Bolen Opens the Dialogue to Decide What’s Critical to Aviation, What’s Not and What’s in the Interstitial Gray Areas.

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ARTICLE: NBAA: Government Shutdown Highlights Need for Wise Decision-Making on Aviation Spending


Sequestration and now shutdown have repeated the message that the Government of the past is not likely to return in the near future. That truth, however temporary, must be addressed.

Ed Bolen, NBAA’s CEO and President, called on government leaders and aviation stakeholders to take the initiative to define priorities, to identify aspects which may not be needed and to differentiate what is more important in the gray area which is neither a need nor necessary. That is a demanding agenda.

Such a dialogue will involve the big operators, the OEMs, the pilots, the controllers, the huge corporations that produce the equipment for NextGen, the smaller aviation companies, general and business aviation, airports (which range from massive bubs to small rural facilities) , the mechanics and a whole host of participants. That is a universe of perspective and opinions for which consensus will require perspicacity of views, willingness to accept the good for all rather than the ideal for our segment and some vision of the future.

Mr. Bolen begins the discussion with a few examples of things on which all aviation concerns should focus and build:

  1. Reforming the certification process. New aviation technologies are under development, which have the potential to enhance safety, drive down costs and reduce operators’ environmental footprint. But, in order to get these products to market in a timely manner, changes must be made to the current certification process. The necessary changes were recommended by the Commission on the Future of the U.S. Aerospace Industry in 2003, and more recently, in legislation to streamline equipment certification (commonly known as the “Small Aircraft Revitalization Act”) which, according to FAA officials, has the potential to double safety at half the cost.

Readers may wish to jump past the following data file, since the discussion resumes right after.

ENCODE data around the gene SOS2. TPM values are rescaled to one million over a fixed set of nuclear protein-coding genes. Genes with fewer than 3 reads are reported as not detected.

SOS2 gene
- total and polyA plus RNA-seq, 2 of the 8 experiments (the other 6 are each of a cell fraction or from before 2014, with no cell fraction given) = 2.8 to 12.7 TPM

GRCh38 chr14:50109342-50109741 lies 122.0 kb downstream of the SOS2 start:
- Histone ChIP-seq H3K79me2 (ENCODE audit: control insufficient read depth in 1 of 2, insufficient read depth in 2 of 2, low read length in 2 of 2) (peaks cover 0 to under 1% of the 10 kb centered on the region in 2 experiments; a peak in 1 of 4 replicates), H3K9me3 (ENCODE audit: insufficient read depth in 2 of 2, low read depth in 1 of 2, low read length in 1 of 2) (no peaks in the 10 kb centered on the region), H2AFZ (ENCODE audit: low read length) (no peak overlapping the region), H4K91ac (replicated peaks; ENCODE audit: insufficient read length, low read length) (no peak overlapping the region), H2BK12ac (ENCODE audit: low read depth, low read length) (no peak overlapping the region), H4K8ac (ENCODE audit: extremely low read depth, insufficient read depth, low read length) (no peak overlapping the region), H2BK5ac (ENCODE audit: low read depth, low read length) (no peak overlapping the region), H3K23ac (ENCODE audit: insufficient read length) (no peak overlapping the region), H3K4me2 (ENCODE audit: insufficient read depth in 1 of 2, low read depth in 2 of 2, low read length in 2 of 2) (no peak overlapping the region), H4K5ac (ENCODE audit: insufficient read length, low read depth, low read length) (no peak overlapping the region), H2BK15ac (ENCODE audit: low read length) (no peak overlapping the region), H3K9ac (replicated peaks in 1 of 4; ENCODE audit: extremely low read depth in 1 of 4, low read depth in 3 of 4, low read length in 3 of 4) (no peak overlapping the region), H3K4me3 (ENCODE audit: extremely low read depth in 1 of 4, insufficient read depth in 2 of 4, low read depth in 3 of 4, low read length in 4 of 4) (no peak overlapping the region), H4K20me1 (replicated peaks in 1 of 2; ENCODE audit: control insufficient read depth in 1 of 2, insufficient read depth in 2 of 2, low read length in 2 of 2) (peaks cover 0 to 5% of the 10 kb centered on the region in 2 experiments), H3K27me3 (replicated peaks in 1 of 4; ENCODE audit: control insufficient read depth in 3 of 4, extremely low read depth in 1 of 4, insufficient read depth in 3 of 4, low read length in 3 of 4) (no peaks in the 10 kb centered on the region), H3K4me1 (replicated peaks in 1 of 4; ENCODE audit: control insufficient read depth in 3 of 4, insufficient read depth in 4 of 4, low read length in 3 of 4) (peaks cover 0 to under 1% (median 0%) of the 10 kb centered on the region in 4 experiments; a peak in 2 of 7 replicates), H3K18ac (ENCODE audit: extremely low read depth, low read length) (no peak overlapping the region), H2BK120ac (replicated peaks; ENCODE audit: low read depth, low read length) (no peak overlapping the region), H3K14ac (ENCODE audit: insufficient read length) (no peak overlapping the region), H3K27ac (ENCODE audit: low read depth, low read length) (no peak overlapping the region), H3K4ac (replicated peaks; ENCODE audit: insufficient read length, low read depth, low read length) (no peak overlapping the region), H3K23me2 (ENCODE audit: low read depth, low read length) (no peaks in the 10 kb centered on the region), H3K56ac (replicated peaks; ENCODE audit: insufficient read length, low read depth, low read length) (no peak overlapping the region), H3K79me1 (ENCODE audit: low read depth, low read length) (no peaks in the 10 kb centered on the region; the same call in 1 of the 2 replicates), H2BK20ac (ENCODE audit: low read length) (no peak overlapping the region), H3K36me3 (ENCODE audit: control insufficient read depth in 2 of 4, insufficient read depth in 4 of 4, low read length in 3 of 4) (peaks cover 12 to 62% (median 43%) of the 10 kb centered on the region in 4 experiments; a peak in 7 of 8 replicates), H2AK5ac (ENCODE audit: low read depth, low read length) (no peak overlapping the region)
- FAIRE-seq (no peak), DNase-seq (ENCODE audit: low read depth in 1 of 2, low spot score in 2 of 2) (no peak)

2. Establishing a process for consolidating facilities in accordance with Section 804 of the FAA reauthorization bill. Section 804 of the FAA reauthorization bill, which was signed into law last year, directs the FAA to come forward with a business plan for reviewing facilities with an eye toward needed realignments, consolidations and/or maintenance plans. It also establishes a process for such a review, which includes representation by air traffic controllers, industry stakeholders and the public.
  3. Prioritizing “NextGen” projects. As part of the FAA’s work to develop the plans and technology for replacing the nation’s existing radar-based aviation system with a next-generation (NextGen) system based on satellite technology, agency officials asked a federal advisory committee to prioritize NextGen projects – a task the committee has completed, and which provides a roadmap for transitioning to NextGen in an efficient, logical and cost-effective manner.

This is not the sort of process for which APA notices and Sunshine rules would likely be applied; the debate might harm the compromises that will lead to consensus. Thus, what happens next may not feed the press. The future of aviation depends on this aviation “convention”; it is clear (remember sequestration and shutdown) that the private sector must make the hard decisions.

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